Bascom Hall atop Bascom Hill is pictured in a fisheye-lens aerial view of the University of Wisconsin-Madison campus during an autumn sunset on Oct. 5, 2011. Other majority campus facilities include, clockwise from lower left, South Hall, Birge Hall, Van Vleck Hall, the Medical Sciences Center, Ingraham Hall, Van Hise Hall and Observatory Drive. In the background at upper right is Lake Mendota and Picnic Point. The photograph was made from a helicopter looking west. (Photo by Jeff Miller/UW-Madison)

Declaration and Classes

To declare, make an appointment with Academic Advising Manager, Ginny Jackson on Starfish.

If students are not currently in the College of Letters & Science (L&S), you must transfer into L&S before declaring. However, students are welcome to meet with the Conservation Biology advising manager to discuss the major before transferring or declaring.

Conservation Biology Majors must take at least 50 credits in the major. Students must complete all core requirements (I), 12 credits of Field/Species Biology (II), and an elective Social Science course plus additional elective coursework (III) to get to the required 50 credits.  In addition, students must also satisfy all University requirements and the L&S B.A. or B.S. requirements.

Because the Conservation Biology major has many elective courses and because career and professional goals vary widely among students, pursuing advice and guidance is important. For this reason, students are encouraged to meet with their Academic Advising Manager regularly to discuss their academic plans.  In addition, students considering graduate study must choose courses that will provide a strong foundation. In addition, such students should seek out advanced courses in their chosen field if possible as well as a research experience.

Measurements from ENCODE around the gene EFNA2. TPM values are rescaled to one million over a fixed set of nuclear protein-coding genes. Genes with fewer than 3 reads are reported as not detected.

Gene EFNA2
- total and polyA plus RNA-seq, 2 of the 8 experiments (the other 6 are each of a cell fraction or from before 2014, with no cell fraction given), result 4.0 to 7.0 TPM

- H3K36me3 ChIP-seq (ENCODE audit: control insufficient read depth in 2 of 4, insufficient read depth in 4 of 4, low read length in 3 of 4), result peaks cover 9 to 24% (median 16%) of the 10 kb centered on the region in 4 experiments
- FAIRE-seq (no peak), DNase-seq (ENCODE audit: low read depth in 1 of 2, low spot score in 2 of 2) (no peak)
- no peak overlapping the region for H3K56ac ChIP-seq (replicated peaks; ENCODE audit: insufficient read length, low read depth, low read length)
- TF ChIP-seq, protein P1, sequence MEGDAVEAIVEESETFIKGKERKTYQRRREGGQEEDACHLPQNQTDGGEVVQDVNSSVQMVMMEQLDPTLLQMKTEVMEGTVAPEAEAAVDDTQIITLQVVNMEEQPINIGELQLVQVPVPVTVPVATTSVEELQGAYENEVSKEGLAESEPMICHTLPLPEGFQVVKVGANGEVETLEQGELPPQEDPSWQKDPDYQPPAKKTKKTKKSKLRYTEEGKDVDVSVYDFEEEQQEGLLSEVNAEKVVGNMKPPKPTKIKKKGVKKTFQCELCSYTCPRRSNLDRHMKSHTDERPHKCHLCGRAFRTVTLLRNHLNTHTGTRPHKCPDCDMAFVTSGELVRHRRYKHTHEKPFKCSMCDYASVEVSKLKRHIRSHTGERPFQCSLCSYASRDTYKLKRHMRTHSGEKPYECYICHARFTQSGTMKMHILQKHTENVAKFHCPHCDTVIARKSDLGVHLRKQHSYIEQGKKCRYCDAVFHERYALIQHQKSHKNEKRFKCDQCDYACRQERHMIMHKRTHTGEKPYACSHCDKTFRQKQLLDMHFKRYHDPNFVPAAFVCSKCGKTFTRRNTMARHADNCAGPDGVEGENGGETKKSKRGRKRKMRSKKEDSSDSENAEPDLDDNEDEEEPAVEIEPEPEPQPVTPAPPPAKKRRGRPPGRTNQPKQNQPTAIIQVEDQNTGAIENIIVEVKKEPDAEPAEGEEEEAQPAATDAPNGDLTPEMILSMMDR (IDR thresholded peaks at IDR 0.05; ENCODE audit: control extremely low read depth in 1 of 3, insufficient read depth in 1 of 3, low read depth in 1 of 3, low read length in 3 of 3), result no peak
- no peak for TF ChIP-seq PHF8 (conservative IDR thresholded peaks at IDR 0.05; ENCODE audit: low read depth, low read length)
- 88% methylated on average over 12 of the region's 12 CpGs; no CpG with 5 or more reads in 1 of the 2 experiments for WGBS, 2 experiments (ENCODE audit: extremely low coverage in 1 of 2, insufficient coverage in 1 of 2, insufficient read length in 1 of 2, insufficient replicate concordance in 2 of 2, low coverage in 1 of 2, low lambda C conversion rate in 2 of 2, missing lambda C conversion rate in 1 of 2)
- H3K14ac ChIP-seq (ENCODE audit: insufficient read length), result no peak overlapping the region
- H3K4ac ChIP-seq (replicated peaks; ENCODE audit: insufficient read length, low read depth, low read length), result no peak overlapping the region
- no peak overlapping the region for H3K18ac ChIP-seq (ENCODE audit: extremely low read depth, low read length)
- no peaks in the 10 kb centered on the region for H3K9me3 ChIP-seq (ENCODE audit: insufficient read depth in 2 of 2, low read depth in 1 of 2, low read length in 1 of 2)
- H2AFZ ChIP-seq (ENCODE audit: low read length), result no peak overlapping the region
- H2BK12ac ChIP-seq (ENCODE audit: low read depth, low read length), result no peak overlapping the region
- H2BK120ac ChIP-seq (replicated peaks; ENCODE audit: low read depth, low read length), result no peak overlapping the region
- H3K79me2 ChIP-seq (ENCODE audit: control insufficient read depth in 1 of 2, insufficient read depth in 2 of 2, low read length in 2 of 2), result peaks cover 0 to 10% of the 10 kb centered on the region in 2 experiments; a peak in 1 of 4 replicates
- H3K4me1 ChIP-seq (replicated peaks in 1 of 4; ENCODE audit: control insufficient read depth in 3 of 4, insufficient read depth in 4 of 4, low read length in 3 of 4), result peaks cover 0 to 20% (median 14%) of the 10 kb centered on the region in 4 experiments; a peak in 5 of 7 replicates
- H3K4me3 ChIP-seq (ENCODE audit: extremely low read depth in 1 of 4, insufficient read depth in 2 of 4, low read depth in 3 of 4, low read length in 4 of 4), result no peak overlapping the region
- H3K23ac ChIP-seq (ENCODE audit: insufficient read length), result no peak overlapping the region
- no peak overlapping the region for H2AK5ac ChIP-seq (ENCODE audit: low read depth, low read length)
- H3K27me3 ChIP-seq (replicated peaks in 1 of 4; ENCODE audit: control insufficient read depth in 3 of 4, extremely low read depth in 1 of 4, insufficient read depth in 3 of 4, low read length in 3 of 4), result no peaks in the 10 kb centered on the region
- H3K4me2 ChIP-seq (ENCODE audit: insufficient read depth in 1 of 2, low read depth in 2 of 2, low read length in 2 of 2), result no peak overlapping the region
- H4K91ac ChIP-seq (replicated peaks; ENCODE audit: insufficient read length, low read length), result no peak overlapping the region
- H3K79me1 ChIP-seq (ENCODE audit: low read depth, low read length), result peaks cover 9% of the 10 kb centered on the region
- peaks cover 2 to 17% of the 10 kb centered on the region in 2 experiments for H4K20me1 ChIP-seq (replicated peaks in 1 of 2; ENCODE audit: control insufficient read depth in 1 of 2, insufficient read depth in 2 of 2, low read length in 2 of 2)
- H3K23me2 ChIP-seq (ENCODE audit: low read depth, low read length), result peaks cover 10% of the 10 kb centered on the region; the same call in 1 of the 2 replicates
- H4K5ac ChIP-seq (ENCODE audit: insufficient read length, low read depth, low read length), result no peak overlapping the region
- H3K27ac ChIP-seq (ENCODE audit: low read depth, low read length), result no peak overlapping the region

The Conservation Biology Personal Statement requirement is completed by students in the major during their final year.  Students choose a conservation program or organization of interest, then evaluate their mission and explore potential barriers or challenges to meeting the program’s goals.   The requirement includes a writing exercise and allows students to work with their faculty advisor or affiliate reviewer to connect UW-Madison experiences to future career or academic goals.

How does it work?

  1. Use the Personal Statement Evaluation Form as a rubric.  Choose a conservation organization of interest and complete an assessment of the program.  Be ready to talk through your findings with your reviewer.
  2. For the writing portion, choose between a cover letter for a position at the conservation organization reviewed, a personal statement for a conservation related graduate school, or a one-two page assessment of your chosen conservation organization.
  3. Set up an appointment with your Conservation Biology affiliate reviewer (the affiliate reviewer is your choice of a UW instructor, TA, or researcher with a biological or ecological background-think about someone you might ask to be a reference for your job search or grad school application).  Feel free to use this affiliate review letter if helpful.  Send your writing portion to your reviewer in advance of your meeting.
  4. This Personal Statement Evaluation Form is to be completed and signed off by your reviewer and submitted to Ginny Jackson ( by finals week of your graduation semester.